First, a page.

Professor Shelley Minteer, the journal's Deputy Editor (and Editor-in-Chief for the entire ACS Au portfolio) discusses her research journey, provides tips for aspiring researchers, and reveals her most desired superpower.
ACS Measurement Science Au launched in January 2021. This broad-scope open access journal provides measurement scientists and analytical chemists with a high-quality outlet for their research if they want to publish open access or if their funder requires them to do so.
Professor Shelley Minteer from The University of Utah is the journal’s Deputy Editor (and also Editor-in-Chief for the entire ACS Au portfolio of open access journals). In this interview, she reveals more about herself, offers her top tips for developing a research career, and shares what her superpower would be.
So, Shelley – what drew you to measurement science?
My Quantitative Analysis and Instrumental Analysis classes in college. I really enjoyed learning about the different instrumental techniques and applying that knowledge to troubleshooting in the lab each week. I went to graduate school knowing that I wanted to be an analytical chemist, but thinking that separations was going to be “my area” until I took Johna Leddy’s electrochemistry course and realized my passion for electrochemistry.
What were the biggest challenges for you in developing a research career?
I started my career wanting to develop a research program in spectroelectrochemistry, but some things are not meant to be. As a first-year assistant professor, I spent a great deal of time navigating the purchasing process for an EPR and it was delivered about midway through my second year as an assistant professor and the delivery crew dropped it off of the back of the truck and it rolled around on the cement loading/unloading area. Needless to say, that is not a good situation for an EPR. I remember going home that night and thinking that I would never get tenure, but I put my effort and my students’ efforts into a side project on bioelectrochemistry in the lab and the rest is history.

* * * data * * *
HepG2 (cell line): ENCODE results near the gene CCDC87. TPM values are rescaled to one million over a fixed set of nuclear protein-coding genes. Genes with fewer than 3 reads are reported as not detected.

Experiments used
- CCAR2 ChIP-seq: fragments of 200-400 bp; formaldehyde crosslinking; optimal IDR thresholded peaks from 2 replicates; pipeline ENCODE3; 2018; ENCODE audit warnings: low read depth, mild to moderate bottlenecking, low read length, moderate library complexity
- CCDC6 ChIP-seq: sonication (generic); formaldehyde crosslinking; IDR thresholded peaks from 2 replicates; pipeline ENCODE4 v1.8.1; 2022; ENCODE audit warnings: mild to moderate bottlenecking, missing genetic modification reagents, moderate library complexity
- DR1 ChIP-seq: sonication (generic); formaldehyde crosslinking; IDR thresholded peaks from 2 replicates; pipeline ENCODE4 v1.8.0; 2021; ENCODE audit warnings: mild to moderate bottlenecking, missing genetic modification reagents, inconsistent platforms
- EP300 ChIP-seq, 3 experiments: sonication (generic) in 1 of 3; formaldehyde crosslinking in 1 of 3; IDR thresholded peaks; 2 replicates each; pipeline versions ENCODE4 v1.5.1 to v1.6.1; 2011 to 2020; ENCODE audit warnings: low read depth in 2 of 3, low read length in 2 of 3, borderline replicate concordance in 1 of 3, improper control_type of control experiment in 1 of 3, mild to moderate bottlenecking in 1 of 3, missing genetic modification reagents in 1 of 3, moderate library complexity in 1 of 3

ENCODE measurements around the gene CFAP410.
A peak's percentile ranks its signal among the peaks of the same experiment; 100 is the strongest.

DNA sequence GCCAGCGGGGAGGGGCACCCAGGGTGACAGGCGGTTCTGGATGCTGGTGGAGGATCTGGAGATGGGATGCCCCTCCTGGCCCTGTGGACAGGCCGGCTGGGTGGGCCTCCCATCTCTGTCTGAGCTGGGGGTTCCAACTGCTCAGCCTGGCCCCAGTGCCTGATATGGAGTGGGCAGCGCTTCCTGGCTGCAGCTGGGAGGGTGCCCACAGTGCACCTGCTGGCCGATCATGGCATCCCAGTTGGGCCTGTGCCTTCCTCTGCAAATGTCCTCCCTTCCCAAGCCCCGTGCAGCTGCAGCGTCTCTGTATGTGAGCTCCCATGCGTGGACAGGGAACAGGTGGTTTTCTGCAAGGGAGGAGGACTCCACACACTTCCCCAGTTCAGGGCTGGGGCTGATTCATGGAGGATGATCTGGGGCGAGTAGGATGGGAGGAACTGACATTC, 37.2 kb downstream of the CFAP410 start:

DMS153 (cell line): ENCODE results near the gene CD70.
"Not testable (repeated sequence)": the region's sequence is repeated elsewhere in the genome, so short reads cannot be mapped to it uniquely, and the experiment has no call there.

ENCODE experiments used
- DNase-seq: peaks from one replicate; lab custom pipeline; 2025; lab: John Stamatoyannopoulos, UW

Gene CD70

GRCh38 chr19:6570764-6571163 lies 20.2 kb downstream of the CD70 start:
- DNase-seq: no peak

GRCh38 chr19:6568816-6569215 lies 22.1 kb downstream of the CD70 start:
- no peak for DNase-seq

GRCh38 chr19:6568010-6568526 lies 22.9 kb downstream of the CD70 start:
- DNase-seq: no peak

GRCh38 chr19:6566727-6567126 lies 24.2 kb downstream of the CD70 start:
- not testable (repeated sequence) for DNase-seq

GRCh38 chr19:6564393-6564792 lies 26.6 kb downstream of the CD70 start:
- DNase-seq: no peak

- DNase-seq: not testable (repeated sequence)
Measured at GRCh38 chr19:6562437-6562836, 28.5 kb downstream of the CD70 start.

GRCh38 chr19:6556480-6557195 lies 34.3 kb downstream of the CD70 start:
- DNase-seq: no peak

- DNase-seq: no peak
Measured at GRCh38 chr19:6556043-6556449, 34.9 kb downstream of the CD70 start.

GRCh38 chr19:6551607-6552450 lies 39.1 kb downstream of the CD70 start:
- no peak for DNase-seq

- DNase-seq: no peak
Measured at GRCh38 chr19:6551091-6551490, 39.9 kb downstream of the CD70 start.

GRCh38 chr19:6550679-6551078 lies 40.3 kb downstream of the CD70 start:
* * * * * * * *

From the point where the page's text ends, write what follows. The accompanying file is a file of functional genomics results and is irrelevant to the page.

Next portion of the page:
Do you have any tips for aspiring researchers to help them develop their careers?
Prioritize!!!! We only have so much time, so focus on the things that really matter.
What does open science mean for you as a researcher?
To me, open access is just one part of open science. For the advancement of science, we want all scientific advances to be available to all scientists (and non-scientists who are interested) to learn from, so publishing open access is important, but for the future of science (especially machine learning), we also want the data to be available, so I think open science is really making everything a scientist would be interested in available to all scientists to read and use.
As the Deputy Editor of ACS Measurement Science Au, what are you looking for in a paper?
We are looking for the best papers in any area of chemical measurement science from spectroscopy to separations to imaging and electrochemistry. This includes the measurement methods, but also sampling and data analysis.
Finally, if we could grant you one superpower: what would it be, and why?
Teleportation. My favorite part of COVID is not going to the airport and not climbing on airplanes, so if I could just teleport around the world, it would be great.
ACS Measurement Science Au is ready to receive your research. It will be subject to the same robust, fair, and efficient peer review of all ACS journals to ensure it promotes science that truly advances measurement science and analytical chemistry. And open access brings the main benefit that all interested readers have instant access, meaning your work can make more of an impact, quicker.